As manufacturers, we know the importance of getting rid of waste. And when referring to waste, we're not only talking about the physical waste, but also within the process of how we run our plants.

When we examine the way we do things and get rid of the waste, it makes us leaner. And being lean helps us stay competitive.

Throughout the manufacturing industry, there are seven widely-recognized categories of process waste, including:
  • Defects - work performed incorrectly
  • Work in process - work waiting to be completed
  • Overproduction - work completed earlier than necessary
  • Waiting - work that people are waiting on due to work imbalances, defects or other root causes
  • Motion - unnecessary human movement required to complete a transaction or customer request
  • Transportation - movement, either physically or electronically, of a customer transaction which consumes resources and costs, but is not required to satisfy the customer
  • Overprocessing - excessive work that doesn't add value to the product for the customer
In the manufacturing world, it's all about ensuring that everything we do ultimately provides value to the process in which we do our job and to our customers. Anything that we are doing that does not provide value is a waste.

Many times we are so caught up in the daily grind, that we often overlook the obvious waste in our processes. The extra effort towards a leaner way of doing things makes us more profitable and better equipped to provide value to the families we serve.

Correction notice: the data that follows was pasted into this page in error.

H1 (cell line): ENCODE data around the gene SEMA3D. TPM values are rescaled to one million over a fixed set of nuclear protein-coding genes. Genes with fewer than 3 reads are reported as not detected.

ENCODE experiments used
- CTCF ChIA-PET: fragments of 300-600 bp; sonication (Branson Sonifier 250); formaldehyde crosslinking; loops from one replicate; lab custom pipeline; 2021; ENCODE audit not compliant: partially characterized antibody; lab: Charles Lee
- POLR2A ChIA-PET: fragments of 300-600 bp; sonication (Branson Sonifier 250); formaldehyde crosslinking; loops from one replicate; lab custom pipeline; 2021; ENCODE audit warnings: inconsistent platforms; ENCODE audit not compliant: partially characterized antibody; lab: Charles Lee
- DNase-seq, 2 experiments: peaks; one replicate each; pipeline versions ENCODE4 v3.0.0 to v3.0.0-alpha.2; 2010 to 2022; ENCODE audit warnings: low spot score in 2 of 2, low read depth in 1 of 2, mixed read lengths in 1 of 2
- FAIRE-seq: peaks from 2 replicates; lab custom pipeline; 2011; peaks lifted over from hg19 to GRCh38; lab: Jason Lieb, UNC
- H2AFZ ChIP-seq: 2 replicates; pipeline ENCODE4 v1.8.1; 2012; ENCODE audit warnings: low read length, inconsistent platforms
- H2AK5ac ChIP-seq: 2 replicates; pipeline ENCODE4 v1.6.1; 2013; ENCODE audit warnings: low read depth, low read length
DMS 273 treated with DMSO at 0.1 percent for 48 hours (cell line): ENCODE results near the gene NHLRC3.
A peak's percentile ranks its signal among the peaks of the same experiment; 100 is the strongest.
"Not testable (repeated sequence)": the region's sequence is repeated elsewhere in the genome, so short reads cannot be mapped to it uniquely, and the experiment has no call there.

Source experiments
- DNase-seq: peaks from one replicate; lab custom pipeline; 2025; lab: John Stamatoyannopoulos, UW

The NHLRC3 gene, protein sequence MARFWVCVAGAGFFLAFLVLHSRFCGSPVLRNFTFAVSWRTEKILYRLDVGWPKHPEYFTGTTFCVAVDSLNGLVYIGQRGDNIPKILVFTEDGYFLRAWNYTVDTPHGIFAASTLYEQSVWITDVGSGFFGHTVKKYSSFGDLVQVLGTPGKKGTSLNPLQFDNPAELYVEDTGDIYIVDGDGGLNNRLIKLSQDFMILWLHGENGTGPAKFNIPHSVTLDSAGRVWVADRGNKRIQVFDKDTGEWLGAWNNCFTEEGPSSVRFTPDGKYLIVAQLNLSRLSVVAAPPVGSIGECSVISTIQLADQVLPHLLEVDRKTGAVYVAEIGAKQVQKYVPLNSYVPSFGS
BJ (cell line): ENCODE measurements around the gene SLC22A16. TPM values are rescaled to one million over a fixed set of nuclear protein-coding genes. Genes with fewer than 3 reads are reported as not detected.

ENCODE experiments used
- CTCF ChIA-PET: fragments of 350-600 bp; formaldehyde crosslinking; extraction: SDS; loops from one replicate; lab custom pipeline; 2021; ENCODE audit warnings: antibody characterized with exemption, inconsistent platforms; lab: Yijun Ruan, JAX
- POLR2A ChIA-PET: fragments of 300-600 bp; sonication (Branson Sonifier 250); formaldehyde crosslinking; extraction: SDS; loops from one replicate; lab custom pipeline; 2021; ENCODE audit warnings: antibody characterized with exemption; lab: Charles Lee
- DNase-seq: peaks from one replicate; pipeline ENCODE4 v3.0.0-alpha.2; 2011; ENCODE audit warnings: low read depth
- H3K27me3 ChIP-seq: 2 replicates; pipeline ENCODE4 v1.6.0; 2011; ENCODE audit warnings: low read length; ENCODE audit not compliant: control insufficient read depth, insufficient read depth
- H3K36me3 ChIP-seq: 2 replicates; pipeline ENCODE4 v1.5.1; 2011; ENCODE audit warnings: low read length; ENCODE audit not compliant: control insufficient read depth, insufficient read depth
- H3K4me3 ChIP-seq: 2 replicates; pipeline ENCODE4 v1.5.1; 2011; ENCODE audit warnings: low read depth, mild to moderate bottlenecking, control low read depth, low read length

We have to make the time to evaluate what we do on a daily basis. I would be willing to bet we will find more than one of the seven categories of waste hidden in our daily routines. Take the time to be more lean.

This article originally appeared in Trigard Tuesdays, our weekly electronic newsletter featuring information for the funeral industry. Sign up for your free subscription at http://www.trigard.com/tuesdays.

Tuesday, May 6, 2014

Do you see the silver lining?

Donna Darby-Walthall,
Chief Financial Officer
Spring is finally here, which means it's marathon season. Watching the news about the one year anniversary of the Boston Marathon bombing a few weeks ago, I was reminded that with every negative situation, there can be a silver lining sitting in the shadows. One story in particular caught my eye. It was about a young woman who had lost both of her legs during the bombings and how she fought to run the race again this year. She wasn't going to let her new disability stop her from achieving her goal of running and finishing the race. She could have focused on the negative side of her situation, but she decided to rise above it.

I was so inspired by her story that I couldn't help but think how this situation applies to our industry. We have a choice. We can focus on what some perceive as threats to our industry, such as cremation or how today's consumer doesn't seem to value tradition. Or we can focus on the positive: helping families during the most difficult of times.

We have to stay positive and continue to educate the families we serve. We have to find new ways to help them celebrate the lives of their loved ones. Our families deserve the best. 


This article originally appeared in Trigard Tuesdays, our weekly electronic newsletter featuring information for the funeral industry. Sign up for your free subscription at http://www.trigard.com/tuesdays.